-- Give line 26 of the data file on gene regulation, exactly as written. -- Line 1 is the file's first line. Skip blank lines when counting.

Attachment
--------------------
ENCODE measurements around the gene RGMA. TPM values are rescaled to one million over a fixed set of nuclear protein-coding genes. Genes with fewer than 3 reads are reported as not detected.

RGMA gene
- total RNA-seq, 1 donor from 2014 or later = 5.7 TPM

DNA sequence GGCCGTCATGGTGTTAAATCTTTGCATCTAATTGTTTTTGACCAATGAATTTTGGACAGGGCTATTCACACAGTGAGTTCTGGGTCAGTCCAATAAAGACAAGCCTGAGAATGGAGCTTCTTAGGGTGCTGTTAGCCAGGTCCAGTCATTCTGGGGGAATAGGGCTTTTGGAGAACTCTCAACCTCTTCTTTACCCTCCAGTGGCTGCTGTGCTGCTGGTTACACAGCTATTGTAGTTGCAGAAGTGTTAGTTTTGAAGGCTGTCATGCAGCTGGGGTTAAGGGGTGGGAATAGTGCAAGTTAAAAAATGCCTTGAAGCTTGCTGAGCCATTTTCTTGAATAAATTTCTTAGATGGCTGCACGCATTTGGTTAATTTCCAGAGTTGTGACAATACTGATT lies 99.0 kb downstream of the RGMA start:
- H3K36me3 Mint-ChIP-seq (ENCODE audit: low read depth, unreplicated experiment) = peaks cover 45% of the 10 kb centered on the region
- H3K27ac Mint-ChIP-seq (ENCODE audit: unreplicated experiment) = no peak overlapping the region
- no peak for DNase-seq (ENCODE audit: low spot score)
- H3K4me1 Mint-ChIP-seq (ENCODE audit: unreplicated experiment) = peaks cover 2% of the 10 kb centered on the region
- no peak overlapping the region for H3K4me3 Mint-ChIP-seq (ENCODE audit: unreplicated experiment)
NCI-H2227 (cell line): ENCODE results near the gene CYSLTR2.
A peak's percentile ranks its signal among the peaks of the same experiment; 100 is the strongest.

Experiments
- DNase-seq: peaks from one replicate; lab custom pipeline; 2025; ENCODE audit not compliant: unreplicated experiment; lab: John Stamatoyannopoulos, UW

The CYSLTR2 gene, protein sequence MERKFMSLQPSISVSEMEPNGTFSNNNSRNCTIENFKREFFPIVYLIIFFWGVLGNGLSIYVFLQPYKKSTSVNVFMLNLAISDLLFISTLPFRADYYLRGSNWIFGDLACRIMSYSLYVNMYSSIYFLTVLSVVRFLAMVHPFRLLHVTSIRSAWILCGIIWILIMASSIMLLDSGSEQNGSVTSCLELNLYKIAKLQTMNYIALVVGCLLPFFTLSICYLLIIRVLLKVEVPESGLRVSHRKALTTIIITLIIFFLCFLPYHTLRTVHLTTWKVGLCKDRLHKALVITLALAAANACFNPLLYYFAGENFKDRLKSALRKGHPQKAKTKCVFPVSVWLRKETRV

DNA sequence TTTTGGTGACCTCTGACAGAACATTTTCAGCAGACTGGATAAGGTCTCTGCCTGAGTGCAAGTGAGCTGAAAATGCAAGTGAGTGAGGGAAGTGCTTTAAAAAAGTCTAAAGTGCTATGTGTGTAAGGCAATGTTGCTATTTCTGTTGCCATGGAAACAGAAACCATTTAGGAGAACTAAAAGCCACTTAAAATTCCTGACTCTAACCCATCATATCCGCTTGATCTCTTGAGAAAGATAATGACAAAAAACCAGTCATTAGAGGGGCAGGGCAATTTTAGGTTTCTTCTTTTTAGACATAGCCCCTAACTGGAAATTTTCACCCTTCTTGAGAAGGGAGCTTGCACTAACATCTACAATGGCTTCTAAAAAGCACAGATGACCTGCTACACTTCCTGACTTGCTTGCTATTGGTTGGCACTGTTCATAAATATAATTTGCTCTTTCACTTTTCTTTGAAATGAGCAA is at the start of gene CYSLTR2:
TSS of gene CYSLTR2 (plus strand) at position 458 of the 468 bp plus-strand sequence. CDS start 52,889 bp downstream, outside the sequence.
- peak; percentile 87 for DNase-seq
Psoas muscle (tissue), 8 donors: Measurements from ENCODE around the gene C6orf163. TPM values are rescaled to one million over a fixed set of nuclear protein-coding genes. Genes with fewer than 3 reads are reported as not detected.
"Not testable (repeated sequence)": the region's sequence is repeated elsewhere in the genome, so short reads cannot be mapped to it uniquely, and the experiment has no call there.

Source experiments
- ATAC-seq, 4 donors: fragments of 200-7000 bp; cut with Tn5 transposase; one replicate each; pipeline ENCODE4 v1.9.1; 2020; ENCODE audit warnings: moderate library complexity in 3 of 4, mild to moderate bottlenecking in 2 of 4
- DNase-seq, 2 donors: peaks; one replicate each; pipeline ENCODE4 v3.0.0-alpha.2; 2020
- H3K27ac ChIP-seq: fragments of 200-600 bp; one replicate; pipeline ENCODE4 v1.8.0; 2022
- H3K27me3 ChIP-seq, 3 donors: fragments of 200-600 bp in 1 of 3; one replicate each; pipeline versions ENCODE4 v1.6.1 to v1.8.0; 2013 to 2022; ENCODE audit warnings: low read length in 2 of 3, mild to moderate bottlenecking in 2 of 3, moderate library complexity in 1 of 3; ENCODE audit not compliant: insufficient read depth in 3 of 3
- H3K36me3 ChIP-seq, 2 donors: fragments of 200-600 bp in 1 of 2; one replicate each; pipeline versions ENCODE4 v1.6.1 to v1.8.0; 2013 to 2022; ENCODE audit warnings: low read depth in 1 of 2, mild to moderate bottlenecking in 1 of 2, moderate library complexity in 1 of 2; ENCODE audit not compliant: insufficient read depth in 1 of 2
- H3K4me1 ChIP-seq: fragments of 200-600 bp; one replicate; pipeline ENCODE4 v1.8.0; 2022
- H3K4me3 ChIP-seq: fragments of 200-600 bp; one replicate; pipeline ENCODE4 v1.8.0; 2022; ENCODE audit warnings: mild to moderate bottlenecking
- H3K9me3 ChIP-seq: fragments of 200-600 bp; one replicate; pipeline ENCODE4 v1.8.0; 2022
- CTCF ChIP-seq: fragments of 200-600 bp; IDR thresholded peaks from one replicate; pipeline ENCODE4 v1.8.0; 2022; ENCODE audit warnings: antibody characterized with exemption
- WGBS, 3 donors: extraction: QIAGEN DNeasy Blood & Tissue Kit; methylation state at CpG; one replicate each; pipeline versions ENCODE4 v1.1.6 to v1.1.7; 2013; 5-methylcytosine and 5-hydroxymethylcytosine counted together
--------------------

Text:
- H3K4me1 ChIP-seq: fragments of 200-600 bp; one replicate; pipeline ENCODE4 v1.8.0; 2022